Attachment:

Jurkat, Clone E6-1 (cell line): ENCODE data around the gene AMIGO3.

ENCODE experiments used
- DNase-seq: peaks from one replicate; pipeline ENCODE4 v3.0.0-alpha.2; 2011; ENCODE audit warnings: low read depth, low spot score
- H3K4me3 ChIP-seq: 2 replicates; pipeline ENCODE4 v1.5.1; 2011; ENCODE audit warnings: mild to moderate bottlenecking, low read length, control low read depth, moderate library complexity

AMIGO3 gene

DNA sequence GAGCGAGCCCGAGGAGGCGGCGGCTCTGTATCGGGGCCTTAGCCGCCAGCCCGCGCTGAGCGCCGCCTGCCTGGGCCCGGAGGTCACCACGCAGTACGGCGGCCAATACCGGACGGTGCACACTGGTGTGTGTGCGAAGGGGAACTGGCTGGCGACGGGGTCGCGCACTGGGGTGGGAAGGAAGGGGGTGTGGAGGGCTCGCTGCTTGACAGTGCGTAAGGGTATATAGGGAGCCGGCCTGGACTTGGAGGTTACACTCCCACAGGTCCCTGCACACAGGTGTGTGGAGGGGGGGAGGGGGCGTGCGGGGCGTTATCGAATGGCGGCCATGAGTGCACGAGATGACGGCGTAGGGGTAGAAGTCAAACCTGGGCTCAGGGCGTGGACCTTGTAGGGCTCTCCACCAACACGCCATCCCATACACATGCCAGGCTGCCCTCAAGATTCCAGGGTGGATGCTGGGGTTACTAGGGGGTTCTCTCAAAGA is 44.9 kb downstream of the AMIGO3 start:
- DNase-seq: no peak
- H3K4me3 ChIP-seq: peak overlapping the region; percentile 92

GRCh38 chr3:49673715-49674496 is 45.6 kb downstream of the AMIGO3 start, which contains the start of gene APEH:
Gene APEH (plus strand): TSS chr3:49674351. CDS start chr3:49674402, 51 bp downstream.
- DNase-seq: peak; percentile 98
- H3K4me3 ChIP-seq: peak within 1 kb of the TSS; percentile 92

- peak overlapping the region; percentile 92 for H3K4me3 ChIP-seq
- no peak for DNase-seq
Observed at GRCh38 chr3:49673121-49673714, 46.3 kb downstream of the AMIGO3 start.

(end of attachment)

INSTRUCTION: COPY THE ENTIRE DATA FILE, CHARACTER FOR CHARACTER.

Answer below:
Jurkat, Clone E6-1 (cell line): ENCODE data around the gene AMIGO3.

ENCODE experiments used
- DNase-seq: peaks from one replicate; pipeline ENCODE4 v3.0.0-alpha.2; 2011; ENCODE audit warnings: low read depth, low spot score
- H3K4me3 ChIP-seq: 2 replicates; pipeline ENCODE4 v1.5.1; 2011; ENCODE audit warnings: mild to moderate bottlenecking, low read length, control low read depth, moderate library complexity

AMIGO3 gene

DNA sequence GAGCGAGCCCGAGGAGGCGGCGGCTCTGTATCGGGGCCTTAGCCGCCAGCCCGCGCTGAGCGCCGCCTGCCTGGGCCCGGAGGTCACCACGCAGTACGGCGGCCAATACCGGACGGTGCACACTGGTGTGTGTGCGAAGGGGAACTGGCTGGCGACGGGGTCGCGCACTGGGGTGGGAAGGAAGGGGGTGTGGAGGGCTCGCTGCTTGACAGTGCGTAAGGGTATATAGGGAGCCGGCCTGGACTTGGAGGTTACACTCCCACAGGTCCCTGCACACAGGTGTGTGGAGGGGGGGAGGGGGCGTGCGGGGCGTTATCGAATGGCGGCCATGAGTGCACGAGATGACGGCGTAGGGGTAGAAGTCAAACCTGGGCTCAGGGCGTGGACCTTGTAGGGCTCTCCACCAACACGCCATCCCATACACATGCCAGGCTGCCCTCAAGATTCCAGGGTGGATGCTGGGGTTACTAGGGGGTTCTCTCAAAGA is 44.9 kb downstream of the AMIGO3 start:
- DNase-seq: no peak
- H3K4me3 ChIP-seq: peak overlapping the region; percentile 92

GRCh38 chr3:49673715-49674496 is 45.6 kb downstream of the AMIGO3 start, which contains the start of gene APEH:
Gene APEH (plus strand): TSS chr3:49674351. CDS start chr3:49674402, 51 bp downstream.
- DNase-seq: peak; percentile 98
- H3K4me3 ChIP-seq: peak within 1 kb of the TSS; percentile 92

- peak overlapping the region; percentile 92 for H3K4me3 ChIP-seq
- no peak for DNase-seq
Observed at GRCh38 chr3:49673121-49673714, 46.3 kb downstream of the AMIGO3 start.